Has Disaster Been Averted in Cdn Mortgage Market?

Home Capital Group Inc. seems to have dodged a bullet that many feared could be the first crack in the Canadian mortgage and real estate market, which has been described as a bubble ready to burst.

Home Capital announced today that it has secured a commitment from a lender to provide them with a $2 billion line of credit in the face of a dangerous decline in deposits at their banking subsidiary, Home Trust. The deposits at Home Trust are a source of capital for mortgages, a primary business, so any drop in deposits limits their ability to lend to home buyers.

Shares of Home Capital dropped nearly 65% on Wednesday as depositers bolted in something of a run on the bank this week, with deposits declining from $1.4 billion down to just $814 million.

Bloomberg reports that the lender behind the line of credit is the Healthcare of Ontario Pension Plan (HOOPP), whose CEO sits on Home Capital’s board and is a shareholder. While Home Capital did not confirm the identity of the lender, they did advise that the terms of the loan will cause them to miss their financial targets. According to DBRS Ltd., the $2 billion loan has an initial interest rate of 10% and a $100 million setup fee.

News of the line of credit caused shares to rally and close at $8.02 on Thursday, up 33% from Wednesday but still down significantly from the $17.09 trading price on Tuesday.

Home Trust is known as an “alternative mortgage” provider, which means they provide mortgages at higher interest rates to borrowers with poor credit, and in fact they are Canada’s largest provider of such mortgages. Their current travails have caused other alternative mortgage providers in Canada to be downgraded on Thursday. For example, Jaeme Gloyn, an analyst at National Bank of Canada Financial Markets, issued the following note to clients on Thursday: “The combination of rapid deposit redemptions and the now elevated cost to replace said deposits has caused us to change how we view the world of alternative mortgage lending. As a result, we are downgrading Equitable Group to Underperform from Outperform and Street Capital Group to Sector Perform from Outperform.”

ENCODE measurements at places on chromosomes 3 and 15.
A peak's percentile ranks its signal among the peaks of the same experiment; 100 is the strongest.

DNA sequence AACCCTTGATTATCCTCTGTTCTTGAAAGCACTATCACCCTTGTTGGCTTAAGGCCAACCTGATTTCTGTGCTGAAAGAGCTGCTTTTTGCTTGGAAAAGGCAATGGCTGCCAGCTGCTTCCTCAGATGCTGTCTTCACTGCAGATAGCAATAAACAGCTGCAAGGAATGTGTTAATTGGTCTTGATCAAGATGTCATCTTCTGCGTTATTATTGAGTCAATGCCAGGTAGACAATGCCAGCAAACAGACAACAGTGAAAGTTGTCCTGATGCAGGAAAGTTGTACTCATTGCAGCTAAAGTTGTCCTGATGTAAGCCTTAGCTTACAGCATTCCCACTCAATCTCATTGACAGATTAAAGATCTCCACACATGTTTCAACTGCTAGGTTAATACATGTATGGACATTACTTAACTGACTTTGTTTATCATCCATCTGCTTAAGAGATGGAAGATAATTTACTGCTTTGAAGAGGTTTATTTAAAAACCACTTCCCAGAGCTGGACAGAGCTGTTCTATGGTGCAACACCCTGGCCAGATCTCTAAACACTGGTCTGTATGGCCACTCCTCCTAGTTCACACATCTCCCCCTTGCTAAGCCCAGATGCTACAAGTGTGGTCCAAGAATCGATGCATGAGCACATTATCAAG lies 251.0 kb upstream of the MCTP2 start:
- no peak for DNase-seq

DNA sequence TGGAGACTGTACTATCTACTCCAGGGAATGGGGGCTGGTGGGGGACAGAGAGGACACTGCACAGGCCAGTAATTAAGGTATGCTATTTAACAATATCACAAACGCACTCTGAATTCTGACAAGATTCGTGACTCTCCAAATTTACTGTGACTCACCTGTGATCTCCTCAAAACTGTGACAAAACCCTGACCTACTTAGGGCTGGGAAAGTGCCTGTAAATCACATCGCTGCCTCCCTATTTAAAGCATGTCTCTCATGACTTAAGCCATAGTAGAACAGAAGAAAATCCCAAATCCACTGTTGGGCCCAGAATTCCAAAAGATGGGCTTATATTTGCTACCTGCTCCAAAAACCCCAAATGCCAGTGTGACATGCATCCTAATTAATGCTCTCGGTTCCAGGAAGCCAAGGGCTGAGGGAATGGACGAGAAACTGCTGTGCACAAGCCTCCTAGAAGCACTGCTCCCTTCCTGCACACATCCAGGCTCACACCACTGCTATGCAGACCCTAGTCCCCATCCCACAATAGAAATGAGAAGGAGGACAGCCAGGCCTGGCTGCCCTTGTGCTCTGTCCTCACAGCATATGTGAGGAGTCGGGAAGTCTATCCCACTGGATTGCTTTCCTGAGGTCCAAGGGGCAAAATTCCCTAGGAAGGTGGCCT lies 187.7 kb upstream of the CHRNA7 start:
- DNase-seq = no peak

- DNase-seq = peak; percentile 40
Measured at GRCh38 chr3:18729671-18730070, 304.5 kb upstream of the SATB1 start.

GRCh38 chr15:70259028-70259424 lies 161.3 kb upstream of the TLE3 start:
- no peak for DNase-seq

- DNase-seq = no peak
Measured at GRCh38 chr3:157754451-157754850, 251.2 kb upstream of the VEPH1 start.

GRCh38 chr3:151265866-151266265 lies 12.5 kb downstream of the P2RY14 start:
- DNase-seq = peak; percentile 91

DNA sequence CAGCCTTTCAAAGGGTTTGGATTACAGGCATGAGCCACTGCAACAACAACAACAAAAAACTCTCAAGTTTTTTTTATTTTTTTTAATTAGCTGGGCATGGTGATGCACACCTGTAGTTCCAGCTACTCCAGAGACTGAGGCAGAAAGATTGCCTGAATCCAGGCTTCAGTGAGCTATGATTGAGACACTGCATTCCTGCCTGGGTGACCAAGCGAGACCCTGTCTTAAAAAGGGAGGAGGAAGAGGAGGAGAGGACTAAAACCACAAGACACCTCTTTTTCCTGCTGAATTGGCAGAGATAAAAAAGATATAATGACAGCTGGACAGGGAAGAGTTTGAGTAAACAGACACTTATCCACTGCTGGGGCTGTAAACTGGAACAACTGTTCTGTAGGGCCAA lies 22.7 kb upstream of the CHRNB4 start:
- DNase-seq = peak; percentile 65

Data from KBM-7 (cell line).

Shares of Equitable Group and Street Capital Group and other lenders were off over the past two days.

To compound the challenges facing Home Capital, they hold roughly $13 billion in fixed GIC deposits. As they mature at the rate of approximately $600 million per month, there is risk that they will not be able to replace these deposits, which could further undermine their ability to provide mortgages.

Home Capital also indicated on Thursday that the group is exploring “strategic options”, which is commonly used code for exploring the sale of the company.

How these events will impact Canadian real estate markets remains to be seen, but it is logical that the market will probably cool if fewer people have access to mortgages.



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Do Pension Funds Warp Ag Real Estate Values?

Reuters is reporting that, according to their sources, the CPP Investment Board (CPPIB) has started to get out of investments in farmland both within Canada and internationally.

The problem, it appears, began in Saskatchewan. The CPPIB bought over 100,000 acres in the province and was looking to buy more. This didn’t sit well with local farmers, who felt that the Canadian government, via the CPP, should not be in the business of speculating on farmland and driving up prices. The provincial government pushed back and actually banned sales of farmland to some institutional investors. The CPPIB reviewed their plans and decided to start getting out of farmland speculation not just in Canada but worldwide, where they were in the process of building up a sizable portfolio.

Pension funds and sovereign wealth funds around the world, representing over $2 Trillion dollars of investment capital, naturally see farmland and agricultural related industries as a relatively safe harbor for investments due to the projected need for humans to continue eating food in the future. The CPPIB will continue to invest in agri-business, such as their $2.5 billion investment in Glencore Plc in 2016. Other national pension schemes are reportedly still investing in farmland, but they can count CPPIB out of the game.

Whether this move will lower prices of farmland in Saskatchewan remains to be seen.


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